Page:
Specified children had pouches with microphones inside of them. Other children wore placebo pouches, without microphones. In that way, all the children were running around with pouches and after a while, the children mostly ignored the pouches.

The researchers studied the role that peers play during bullying episodes on the school playground as examined from a social learning perspective. Many aspects of bullying are amenable to study; in this case, the researchers focused on what peers – that is, bystanders – do, or do not do, when they observe episodes of bullying.

The abstract reads:

The purpose of this research was to examine the peer processes that occur during bullying episodes on the school playground. These processes were examined from a social learning perspective, allowing us to consider the effects of various types of reinforcement among bullies, victims, and peers. Fifty-three segments of video tape were examined. Each segment contained a peer group (two or more peers) that viewed bullying on the school playground. Peers were coded for actively joining or passively reinforcing the bully, and for actively intervening on behalf of the victim. On average, four peers viewed the schoolyard bullying, with a range from two to 14 peers. Averaged across all episodes, peers spent 54% of their time reinforcing bullies by passively watching, 21% of their time actively modelling bullies, and 25% of their time intervening on behalf of victims. Older boys (grades 4-6) were more likely to actively join with the bully than were younger boys (grades 1-3) and older girls. Both younger and older girls were more likely to intervene on behalf of victims than were older boys. The results were interpreted as confirming peers’ central roles in the processes that unfold during playground bullying episodes. We discuss the results in terms of the challenges posed to peer-led interventions. Peers’ anti-bullying initiatives must be reinforced by simultaneous whole-school interventions.

Power differential

A power differential, between a child who bullies and a child who is bullied, is a key component of a standard definition of bullying. According to some observers, in some cases bullying may occur without a power differential.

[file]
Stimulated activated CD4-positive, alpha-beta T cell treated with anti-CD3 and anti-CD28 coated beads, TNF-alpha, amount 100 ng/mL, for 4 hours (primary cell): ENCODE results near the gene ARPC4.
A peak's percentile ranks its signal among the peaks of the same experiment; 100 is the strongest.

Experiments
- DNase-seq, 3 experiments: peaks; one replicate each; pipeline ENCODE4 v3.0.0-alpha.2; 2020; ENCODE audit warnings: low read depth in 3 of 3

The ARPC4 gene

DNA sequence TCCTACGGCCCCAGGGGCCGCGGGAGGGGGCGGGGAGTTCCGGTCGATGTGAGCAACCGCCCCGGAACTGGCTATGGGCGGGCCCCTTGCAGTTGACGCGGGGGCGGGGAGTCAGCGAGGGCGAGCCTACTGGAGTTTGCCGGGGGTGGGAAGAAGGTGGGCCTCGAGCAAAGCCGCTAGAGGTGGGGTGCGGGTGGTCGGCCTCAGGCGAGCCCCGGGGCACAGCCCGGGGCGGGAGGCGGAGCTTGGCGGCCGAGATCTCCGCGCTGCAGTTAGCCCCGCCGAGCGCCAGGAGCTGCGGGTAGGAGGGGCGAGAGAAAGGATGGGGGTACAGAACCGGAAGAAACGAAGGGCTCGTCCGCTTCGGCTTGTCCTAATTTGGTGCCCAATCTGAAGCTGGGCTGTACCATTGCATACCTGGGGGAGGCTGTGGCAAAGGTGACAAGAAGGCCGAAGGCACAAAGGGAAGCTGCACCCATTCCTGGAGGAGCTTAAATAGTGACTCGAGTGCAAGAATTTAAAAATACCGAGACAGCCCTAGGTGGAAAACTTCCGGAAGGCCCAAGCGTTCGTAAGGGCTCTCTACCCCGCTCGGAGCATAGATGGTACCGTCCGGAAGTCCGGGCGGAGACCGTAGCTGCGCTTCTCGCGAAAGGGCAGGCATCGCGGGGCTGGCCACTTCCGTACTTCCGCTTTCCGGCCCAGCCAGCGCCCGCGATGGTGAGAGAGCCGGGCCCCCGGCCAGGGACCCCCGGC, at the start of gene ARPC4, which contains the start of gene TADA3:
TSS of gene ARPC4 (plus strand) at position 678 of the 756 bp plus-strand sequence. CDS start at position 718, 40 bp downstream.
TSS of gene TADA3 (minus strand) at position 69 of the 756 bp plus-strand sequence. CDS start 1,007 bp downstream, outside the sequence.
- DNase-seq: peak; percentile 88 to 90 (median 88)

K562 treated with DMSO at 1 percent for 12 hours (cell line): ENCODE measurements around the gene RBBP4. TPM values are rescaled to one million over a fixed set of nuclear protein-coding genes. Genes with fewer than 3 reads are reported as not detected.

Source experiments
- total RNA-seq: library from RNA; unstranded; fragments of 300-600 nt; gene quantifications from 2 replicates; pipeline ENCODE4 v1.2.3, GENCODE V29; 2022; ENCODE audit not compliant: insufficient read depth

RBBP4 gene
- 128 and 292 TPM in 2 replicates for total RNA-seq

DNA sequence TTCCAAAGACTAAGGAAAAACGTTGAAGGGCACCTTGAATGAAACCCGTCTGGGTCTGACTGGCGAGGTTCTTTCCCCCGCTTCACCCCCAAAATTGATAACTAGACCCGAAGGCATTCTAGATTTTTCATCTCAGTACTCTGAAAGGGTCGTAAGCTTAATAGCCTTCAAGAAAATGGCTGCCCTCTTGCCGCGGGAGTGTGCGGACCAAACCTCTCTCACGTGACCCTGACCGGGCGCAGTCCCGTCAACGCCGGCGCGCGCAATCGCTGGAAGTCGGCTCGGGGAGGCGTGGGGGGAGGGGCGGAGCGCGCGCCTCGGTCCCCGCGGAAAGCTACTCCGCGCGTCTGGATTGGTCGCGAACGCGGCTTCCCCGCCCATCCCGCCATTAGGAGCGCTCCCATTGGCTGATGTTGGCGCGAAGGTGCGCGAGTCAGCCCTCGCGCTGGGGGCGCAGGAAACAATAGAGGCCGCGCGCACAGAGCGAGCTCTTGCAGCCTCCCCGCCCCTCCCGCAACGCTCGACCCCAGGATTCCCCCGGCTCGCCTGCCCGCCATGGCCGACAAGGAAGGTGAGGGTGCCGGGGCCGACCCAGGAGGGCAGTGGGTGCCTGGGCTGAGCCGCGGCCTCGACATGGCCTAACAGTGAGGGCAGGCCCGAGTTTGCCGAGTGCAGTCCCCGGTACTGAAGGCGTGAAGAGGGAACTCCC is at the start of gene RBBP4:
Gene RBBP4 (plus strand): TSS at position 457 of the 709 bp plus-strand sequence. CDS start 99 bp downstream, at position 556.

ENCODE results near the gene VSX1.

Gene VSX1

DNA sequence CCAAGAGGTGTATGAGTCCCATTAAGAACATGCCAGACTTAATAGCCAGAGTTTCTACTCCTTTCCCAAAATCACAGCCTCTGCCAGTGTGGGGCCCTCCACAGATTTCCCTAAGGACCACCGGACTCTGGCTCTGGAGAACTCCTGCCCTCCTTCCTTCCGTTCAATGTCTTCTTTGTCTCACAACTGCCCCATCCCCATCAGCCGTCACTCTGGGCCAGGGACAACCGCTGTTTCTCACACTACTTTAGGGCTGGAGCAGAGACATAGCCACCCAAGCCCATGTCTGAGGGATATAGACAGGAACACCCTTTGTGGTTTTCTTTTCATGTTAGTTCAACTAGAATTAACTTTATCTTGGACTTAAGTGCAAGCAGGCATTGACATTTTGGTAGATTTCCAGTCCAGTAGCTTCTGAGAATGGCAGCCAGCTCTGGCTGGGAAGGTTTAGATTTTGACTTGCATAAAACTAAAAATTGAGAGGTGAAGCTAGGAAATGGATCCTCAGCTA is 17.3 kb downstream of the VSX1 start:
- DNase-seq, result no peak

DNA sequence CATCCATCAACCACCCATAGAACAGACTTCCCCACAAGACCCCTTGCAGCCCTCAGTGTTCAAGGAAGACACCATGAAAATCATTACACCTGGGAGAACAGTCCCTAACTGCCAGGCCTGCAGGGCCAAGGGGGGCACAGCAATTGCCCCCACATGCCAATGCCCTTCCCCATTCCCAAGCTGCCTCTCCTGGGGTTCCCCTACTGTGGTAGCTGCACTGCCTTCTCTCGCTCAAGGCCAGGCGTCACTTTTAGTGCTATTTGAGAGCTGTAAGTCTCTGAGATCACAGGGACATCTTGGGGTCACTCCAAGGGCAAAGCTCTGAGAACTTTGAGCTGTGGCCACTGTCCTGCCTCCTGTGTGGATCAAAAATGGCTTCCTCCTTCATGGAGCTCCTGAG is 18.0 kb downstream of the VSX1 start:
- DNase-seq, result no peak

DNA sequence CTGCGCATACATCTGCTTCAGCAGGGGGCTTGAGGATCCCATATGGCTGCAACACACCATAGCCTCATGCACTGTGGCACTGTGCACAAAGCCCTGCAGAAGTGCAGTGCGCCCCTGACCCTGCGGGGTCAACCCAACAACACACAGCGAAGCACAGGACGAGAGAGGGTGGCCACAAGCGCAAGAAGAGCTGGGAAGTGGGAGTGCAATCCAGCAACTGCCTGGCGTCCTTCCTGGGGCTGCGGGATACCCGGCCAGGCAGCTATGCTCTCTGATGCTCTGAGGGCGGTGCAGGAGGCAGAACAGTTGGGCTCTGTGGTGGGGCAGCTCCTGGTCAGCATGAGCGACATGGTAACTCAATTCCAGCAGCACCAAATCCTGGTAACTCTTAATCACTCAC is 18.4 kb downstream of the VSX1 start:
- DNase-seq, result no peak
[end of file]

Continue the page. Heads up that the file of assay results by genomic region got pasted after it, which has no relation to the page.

The article describes the general context of the research: “The problem of bullying is systemic, extending beyond the bully and victim. Like other forms of aggression, bullying unfolds in a set of social contexts: the dyad, the peer group, the playground setting, and the school environment. The focus of the present analyses is on the peer context in which bullying unfolds.”

“Power differentials in the bully-victim relationship can accrue,” the article notes, “through many means – one is having a group of supportive peers backing the aggressor.”

A power differential may favour the bully, or it may favour the would-be intervenor, depending on the circumstances. Some children are keen to intervene when they see bullying happening. If a school (or any other institution) ignores bullying, the would-be intervenor may be hesitant to intervene because the school or institution may not be there to support such an intervention. The intervenor would also be subject to retaliation, by the person who’s engaging in the bullying.

On the other hand, if a school or institution has a protocol in place for dealing with bullying – if it has, in other words, a viable anti-bullying program in place – then the would-be intervenor will be more at ease about stepping forward and confronting the bully – either directly, or by privately informing a person in authority, such as a teacher, that a particular individual has been bullying some other student or students.

When there’s an effective anti-bullying program in place, the power differential is on the side of the intervenor; it is no longer a situation where the person who bullies is likely to have the edge in power, and in a position to retaliate, against intervenors.